May 11, 2003
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eNarrative 5 Notes

My notes on eNarrative 5 are, of course, a mess. Here, more or less, are a few things I heard that caught my ear. (Apologies in advance for mistakes and misquotations)

There is no multimedia. There is only one. George Fifield said this, introducing eNarrative and tying it admirably into the cyberarts world. After the bubble, new media has grown up. It needs to, and can, achieve; promise and youth aren't enough. Also from Fifield: "Sculptors were the last artists to cross the analog/digital threshold." But they're across now, we can all load up and start hiking again.

Cynthia Baron observed that We are accustomed to think most about the point of view of the person creating the work. This theme appeared again and again, in different guises. Jessica Hammer, for example, is interested in rhetorics for constructive hypertext narrative, in elucidating ways to build what Joyce used to call "a framework for what is becoming". Those aren't the words Hammer would have chosen, I suspect, but the underlying theme seems the same.

It stops being play when someone tells you to do it, Scot Osterweil observed. Negotiating work and play in new media narrative is going to be hard work. We'll sort it out, but it'll take some doing.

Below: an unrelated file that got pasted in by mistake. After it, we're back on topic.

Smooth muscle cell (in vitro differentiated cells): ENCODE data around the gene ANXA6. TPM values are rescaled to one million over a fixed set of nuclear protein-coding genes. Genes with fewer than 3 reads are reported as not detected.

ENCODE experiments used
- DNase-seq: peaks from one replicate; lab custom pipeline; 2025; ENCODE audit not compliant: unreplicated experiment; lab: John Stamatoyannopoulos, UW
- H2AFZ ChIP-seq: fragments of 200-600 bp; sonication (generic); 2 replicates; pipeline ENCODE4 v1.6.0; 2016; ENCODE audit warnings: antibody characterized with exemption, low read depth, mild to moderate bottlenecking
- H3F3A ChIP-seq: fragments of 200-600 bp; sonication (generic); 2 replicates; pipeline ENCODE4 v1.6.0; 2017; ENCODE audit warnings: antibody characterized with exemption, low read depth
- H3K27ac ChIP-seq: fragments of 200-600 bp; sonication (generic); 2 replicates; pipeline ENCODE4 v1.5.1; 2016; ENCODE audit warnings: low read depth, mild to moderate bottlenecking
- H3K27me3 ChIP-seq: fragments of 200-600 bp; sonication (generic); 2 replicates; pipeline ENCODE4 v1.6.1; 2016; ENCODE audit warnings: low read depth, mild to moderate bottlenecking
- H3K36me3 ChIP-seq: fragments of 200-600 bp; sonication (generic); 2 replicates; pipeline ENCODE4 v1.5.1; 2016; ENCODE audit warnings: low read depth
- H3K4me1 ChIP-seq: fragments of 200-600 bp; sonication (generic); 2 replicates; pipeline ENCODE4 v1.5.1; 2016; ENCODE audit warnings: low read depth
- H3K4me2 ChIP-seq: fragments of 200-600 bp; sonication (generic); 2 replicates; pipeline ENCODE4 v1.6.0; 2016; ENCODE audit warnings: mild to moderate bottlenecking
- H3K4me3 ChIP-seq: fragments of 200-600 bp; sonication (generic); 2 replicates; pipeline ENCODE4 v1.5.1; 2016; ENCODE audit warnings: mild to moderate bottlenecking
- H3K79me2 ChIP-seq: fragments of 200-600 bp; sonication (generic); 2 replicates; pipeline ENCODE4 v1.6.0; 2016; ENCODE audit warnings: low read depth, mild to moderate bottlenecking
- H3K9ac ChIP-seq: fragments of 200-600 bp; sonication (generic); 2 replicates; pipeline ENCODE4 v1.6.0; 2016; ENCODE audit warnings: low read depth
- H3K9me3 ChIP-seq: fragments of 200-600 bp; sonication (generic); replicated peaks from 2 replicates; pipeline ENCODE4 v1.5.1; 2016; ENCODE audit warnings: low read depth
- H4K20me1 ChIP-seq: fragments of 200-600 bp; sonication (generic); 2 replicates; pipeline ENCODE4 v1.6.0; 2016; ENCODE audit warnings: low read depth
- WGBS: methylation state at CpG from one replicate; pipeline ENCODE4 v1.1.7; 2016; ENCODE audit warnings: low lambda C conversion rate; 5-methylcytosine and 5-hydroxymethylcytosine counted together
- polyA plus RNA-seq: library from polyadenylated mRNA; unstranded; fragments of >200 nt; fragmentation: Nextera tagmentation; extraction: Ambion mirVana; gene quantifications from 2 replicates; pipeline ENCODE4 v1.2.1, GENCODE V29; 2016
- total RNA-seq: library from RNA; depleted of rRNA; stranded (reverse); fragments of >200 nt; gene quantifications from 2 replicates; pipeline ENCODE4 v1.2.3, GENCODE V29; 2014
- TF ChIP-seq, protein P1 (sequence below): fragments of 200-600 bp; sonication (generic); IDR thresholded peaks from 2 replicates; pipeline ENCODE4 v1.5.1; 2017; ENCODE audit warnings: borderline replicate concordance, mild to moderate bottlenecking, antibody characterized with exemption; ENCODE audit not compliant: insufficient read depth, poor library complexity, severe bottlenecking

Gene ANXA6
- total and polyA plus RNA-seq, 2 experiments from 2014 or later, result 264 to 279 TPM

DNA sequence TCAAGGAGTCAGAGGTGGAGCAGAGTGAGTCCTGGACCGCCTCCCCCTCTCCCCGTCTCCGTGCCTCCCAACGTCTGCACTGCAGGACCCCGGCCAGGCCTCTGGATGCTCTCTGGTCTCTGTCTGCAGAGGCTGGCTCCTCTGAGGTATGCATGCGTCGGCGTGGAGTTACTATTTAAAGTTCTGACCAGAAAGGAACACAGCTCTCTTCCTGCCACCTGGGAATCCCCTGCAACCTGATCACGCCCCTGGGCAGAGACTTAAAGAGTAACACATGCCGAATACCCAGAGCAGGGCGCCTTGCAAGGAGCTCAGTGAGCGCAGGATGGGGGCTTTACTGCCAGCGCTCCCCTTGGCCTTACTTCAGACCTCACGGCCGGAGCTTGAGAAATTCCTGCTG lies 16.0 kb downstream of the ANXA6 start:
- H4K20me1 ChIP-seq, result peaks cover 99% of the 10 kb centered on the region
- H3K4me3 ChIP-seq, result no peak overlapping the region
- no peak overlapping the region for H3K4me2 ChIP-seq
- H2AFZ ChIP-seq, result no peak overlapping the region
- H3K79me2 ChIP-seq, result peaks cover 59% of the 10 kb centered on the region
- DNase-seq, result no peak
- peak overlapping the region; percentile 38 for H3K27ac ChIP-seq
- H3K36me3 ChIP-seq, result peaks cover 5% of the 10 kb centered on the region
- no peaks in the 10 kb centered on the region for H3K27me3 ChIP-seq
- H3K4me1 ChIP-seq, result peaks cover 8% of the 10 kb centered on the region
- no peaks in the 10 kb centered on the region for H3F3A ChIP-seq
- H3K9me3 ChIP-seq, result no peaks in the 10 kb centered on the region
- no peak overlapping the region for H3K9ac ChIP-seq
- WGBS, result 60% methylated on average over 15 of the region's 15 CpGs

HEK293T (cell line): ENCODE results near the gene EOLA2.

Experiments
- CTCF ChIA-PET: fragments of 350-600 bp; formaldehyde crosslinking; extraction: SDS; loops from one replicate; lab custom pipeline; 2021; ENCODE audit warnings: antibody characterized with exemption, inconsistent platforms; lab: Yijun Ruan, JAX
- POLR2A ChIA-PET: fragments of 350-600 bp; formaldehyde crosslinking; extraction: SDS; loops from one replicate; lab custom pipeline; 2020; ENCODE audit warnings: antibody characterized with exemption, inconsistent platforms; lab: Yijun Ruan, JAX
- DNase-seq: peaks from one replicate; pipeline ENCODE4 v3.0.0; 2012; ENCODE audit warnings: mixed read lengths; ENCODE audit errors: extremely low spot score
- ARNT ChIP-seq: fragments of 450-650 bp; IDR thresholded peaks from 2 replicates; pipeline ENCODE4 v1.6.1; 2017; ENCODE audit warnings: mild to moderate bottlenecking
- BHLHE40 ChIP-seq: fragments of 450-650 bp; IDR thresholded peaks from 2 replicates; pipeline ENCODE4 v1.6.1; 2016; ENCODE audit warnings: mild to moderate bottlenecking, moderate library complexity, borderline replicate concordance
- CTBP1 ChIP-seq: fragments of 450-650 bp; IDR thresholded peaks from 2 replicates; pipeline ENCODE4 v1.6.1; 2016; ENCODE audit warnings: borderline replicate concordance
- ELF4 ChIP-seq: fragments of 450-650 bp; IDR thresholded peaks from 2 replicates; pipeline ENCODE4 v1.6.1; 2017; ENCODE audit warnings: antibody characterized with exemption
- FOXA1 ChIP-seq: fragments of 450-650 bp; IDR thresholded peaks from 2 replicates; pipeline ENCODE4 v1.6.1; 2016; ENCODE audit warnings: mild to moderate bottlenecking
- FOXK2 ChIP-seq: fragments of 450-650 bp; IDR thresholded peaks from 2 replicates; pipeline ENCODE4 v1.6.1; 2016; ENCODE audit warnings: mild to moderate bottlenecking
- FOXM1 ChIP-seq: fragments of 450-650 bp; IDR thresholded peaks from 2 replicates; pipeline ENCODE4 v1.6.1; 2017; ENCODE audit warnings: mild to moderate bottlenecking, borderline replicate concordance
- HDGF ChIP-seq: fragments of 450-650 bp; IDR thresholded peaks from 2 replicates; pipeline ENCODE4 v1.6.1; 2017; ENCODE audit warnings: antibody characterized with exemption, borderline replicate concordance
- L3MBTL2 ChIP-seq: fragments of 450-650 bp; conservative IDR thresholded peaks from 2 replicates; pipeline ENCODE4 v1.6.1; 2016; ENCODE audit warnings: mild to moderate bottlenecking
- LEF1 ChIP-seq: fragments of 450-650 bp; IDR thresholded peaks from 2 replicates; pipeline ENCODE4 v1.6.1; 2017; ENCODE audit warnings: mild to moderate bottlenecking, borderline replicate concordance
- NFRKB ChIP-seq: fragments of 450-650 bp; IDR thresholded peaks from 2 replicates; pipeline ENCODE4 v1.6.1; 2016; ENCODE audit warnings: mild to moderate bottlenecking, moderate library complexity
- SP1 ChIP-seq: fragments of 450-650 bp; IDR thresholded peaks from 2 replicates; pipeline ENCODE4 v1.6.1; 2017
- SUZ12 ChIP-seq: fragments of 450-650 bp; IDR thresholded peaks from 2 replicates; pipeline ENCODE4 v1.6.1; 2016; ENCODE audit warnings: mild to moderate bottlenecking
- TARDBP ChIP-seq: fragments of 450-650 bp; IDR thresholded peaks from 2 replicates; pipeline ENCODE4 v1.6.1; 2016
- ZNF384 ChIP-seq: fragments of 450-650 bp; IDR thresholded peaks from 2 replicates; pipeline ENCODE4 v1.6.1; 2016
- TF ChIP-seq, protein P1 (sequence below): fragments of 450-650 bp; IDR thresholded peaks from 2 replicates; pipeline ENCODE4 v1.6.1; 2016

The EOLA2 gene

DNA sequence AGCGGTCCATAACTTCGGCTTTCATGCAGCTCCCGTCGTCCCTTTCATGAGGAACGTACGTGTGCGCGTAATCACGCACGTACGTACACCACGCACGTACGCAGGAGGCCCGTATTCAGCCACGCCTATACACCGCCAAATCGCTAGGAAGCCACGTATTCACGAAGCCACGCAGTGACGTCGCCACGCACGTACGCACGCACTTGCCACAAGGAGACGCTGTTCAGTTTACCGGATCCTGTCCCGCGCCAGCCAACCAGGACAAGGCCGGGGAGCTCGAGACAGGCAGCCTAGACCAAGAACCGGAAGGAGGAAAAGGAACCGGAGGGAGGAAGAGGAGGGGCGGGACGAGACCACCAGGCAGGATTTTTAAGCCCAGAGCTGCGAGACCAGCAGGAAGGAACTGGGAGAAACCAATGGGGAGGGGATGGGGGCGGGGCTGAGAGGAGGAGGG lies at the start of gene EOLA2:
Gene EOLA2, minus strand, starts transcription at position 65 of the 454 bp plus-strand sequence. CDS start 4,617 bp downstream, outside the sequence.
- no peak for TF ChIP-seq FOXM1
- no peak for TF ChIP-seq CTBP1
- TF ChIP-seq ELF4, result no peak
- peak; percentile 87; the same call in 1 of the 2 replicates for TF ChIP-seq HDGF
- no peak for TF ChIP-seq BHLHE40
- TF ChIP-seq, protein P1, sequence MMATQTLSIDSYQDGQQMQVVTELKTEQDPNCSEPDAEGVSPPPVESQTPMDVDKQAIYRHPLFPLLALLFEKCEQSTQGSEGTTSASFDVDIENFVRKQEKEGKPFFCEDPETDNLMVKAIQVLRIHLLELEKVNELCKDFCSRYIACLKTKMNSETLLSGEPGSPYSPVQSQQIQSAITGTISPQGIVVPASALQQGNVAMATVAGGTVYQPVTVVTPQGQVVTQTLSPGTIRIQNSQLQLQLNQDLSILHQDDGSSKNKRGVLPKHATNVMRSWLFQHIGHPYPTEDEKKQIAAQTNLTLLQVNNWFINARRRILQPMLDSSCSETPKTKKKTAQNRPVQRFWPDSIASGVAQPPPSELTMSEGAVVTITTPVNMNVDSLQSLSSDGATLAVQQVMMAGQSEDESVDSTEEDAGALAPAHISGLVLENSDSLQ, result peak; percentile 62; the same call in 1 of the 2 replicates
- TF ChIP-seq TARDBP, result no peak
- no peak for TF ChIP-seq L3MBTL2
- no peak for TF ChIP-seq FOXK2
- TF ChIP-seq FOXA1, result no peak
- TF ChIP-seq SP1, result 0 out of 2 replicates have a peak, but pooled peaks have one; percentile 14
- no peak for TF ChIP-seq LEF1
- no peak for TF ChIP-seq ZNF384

No instructor will use another instructor's course site, but everyone is delighted to use a resource for the entire field. This was Landow's passing observation on the failure of so many course sites that are crafted, used by a few people for weeks or months, and then lie mouldering until they're freshened for next year or get turned off by the school's sysadmin. Meanwhile, the Victorian Web gets millions of hits a month. We know other reasons that Landow's webs are important, but here's a key I'd not heard before: they aren't a syllabus. It's the paradigm, Landow reminds us, not the purchase.

Finally, my ad-libbed closing remark, a surprise: There are happy faces here. Two solid days of animated discussion of the craft and criticism of new kinds of narrative. People from ad agencies and nonprofits, from high schools and colleges. Researchers and storytellers, philosophers and arists, Flash animators and Storyspace writers and Java programmers. Blogger and Tinderbox and Radio Userland bloggers. But everyone was busy, and eager to get back to work and get their ideas down, and nobody was much worried about whether they had a job, or might lose one, or if their funding would be cut. That stuff is important, sure, but there's work to do. We're here for the work.